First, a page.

Getting the most out of your MacBook battery
What do I need to know?
Thanks in part to ever increasing processor efficiency, the battery life of Apple's MacBooks improve with each new model release. However, the battery life of your brand new machine will inevitably start to fade over time, and you’ll find yourself with less working time between charges. It’s worth knowing what conditions could shorten (or even damage) the life of your battery, and it certainly pays to maximise your battery runtime with ‘good practice’ OS settings for your your
Know your battery!
There are several routine things you can do to keep an eye on battery health.
Show battery percentage
Monitoring the remaining battery life won't make it last any longer, but it can help you estimate how much work you have before you need to recharge. It can also help you to keep your battery at optimal recommended charge (more of which later). You’ll also notice if your battery’s health suddenly degrades.
If your MacBook shows only the battery icon in the menu bar, click the battery icon in the menu bar, then click Show Percentage.
Check battery condition
To check the condition of your battery, click on the battery icon in the menu bar. You'll see one of four conditions:
- Normal: The battery is functioning normally.
- Replace Soon: The battery is functioning normally but holds less charge than it did when it was new.
- Replace Now: The battery is functioning normally but holds significantly less charge than it did when it was new. You can continue to use the battery until you replace it without harming your computer.
- Service Battery: The battery isn't functioning normally, and you may (or may not) notice a change in its behaviour, or the amount of charge it’s holding. Take your computer in for service. You can continue to use your battery before it's checked without harming your computer.
According to Apple, a MacBook battery is designed to retain up to 80 percent of its original capacity at 1,000 complete charge cycles. To check your MacBook's current cycle count, click the Apple icon in the upper-left corner and then select System Report. Next, click Power from the left panel and look for the number for Cycle Count under Health Information.
Activity Monitor is a very handy app that’s built into the OS of your MacBook.
Go to Applications > Utilities to open it, then click on the Energy tab.
Here, you can see how much energy each of your applications is using. At the bottom of the window you can see the remaining charge, time remaining and time on battery.
‘Time remaining’ is your indication of how many hours you can expect before the battery runs down, and ‘Time on battery’ is how long the laptop has been running on the battery without being plugged in.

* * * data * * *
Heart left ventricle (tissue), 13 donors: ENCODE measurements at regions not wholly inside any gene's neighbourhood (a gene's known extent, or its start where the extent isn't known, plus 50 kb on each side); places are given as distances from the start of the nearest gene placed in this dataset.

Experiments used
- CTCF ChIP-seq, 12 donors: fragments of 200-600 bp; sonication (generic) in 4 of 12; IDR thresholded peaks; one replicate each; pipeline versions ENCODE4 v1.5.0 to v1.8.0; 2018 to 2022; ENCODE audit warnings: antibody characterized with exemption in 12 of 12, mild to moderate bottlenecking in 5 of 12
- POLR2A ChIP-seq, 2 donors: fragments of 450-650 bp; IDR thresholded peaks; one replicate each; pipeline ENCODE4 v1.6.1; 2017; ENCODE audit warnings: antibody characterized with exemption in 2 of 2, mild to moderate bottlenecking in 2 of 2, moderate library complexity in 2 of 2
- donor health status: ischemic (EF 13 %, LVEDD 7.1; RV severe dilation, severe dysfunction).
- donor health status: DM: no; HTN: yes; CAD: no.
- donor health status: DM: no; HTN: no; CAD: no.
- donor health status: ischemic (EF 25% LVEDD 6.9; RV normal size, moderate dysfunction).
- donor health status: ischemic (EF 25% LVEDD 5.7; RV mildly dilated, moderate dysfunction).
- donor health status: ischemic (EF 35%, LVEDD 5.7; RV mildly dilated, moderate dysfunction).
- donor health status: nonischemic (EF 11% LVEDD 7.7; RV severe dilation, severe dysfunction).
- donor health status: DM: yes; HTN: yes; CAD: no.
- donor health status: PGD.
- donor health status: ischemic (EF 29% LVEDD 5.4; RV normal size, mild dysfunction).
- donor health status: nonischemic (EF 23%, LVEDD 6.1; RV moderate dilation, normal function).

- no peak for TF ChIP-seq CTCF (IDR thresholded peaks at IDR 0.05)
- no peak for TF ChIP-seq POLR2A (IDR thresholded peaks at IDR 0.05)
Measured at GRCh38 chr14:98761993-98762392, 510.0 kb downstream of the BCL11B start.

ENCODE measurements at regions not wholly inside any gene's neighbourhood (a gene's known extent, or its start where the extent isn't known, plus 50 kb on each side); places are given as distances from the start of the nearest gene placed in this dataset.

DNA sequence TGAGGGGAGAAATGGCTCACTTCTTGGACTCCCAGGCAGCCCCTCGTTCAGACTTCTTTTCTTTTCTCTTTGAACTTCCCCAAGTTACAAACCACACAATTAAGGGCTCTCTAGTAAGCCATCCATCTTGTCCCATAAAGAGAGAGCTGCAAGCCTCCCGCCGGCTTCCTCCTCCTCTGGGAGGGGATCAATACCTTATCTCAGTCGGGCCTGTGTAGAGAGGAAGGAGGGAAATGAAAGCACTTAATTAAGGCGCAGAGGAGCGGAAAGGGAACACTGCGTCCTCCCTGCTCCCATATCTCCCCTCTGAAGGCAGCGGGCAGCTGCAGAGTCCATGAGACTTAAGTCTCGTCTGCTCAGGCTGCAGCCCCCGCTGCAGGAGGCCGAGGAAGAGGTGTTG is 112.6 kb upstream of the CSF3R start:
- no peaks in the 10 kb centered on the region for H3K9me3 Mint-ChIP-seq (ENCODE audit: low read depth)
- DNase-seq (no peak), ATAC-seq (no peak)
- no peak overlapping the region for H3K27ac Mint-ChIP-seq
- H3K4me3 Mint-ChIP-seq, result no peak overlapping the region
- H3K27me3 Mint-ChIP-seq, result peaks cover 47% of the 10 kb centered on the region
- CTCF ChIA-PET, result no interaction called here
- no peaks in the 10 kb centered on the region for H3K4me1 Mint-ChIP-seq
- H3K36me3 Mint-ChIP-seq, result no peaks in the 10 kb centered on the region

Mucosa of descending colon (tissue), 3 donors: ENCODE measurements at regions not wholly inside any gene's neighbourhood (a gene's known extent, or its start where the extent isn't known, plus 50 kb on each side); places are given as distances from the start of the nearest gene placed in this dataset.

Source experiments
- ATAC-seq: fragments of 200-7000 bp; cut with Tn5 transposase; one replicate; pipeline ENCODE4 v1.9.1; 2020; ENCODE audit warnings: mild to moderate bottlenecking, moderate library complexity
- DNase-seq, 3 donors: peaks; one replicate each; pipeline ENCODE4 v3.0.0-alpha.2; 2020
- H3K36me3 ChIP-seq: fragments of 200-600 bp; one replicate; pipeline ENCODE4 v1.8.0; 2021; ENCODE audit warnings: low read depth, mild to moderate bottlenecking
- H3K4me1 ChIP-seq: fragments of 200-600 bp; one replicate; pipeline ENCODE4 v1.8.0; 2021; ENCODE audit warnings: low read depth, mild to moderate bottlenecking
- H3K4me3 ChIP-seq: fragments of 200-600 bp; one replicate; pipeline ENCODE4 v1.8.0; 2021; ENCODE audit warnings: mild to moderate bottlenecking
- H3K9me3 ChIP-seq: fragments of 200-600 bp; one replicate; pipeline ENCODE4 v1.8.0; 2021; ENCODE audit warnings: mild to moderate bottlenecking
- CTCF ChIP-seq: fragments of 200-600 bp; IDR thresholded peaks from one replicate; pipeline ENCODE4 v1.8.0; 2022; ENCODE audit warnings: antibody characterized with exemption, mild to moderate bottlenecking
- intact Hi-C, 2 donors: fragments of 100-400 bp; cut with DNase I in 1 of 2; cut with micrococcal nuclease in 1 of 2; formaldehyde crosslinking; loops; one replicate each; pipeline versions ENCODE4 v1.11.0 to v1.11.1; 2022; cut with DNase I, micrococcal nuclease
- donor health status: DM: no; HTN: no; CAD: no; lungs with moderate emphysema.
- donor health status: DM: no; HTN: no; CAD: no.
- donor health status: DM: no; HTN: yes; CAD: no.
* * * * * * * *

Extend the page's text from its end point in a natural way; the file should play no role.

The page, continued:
You’ve got the power!
Here are the most effective ways to optimise your settings and maximise battery life:
Dim the display
Powering the display is the single biggest drain on your battery resources. The brighter your display, the shorter your battery life.
Go to System Preferences > Displays, then lower the brightness of your display to a level that's comfortable for your eyes. Uncheck the Automatically adjust brightness box.
The Energy Saver preference pane in System Preferences includes several settings that determine power levels for your MacBook. Your MacBook knows when it’s plugged in and runs accordingly. When using battery power, it dims the screen and uses other components sparingly. You can also set the display to dim slightly on battery power, and to shut off display and/or hard disk after a period of inactivity here.
Disable keyboard backlights when not needed
A backlit keyboard may be great for typing in the dark, but it can also rinse your battery.
Go to System Preferences > Keyboard. On the Keyboard tab, check the box for Turn keyboard backlight off after xxx of inactivity. Your options range from 5 seconds to 5 minutes.
Turn off Bluetooth
Bluetooth is something we all leave on by mistake, but it’s another battery hog.
Go to System Preferences > Bluetooth and click the Turn Bluetooth Off button, or easier still, click the Bluetooth icon in the menu bar and choose Turn Bluetooth Off.
Turn off Wi-Fi
Wi-Fi uses power even when not connected to a network. You can turn it off in the Wi-Fi status menu in the menu bar or in System Preferences > Network preferences.
Quit unused applications
You can clearly see on Activity Monitor how certain programs munch through your battery, so if you’re not using it, quit it. Command + Q keys at the same time, or clicking on the program in the top menu bar and selecting the Quit option.
Unplug peripherals when not in use - SD cards, drives, dongles – anything plugged in to a USB port that’s not being used. If the mains power isn't connected, charging your smartphone or tablet via the MacBook's USB port will also drain your battery down.
Use Dark Mode
Switch on Dark Mode as it takes less battery to display black pixels than white ones (Mac OS Mohave or later).
To turn on Dark Mode in Mojave or later:
- Open System Preferences.
- Click on General.
- Click on Dark.
If your Mac OS is earlier than Mohave, you could invert colours to save battery life.
To invert colours:
- Open System Preferences.
- Click on Accessibility.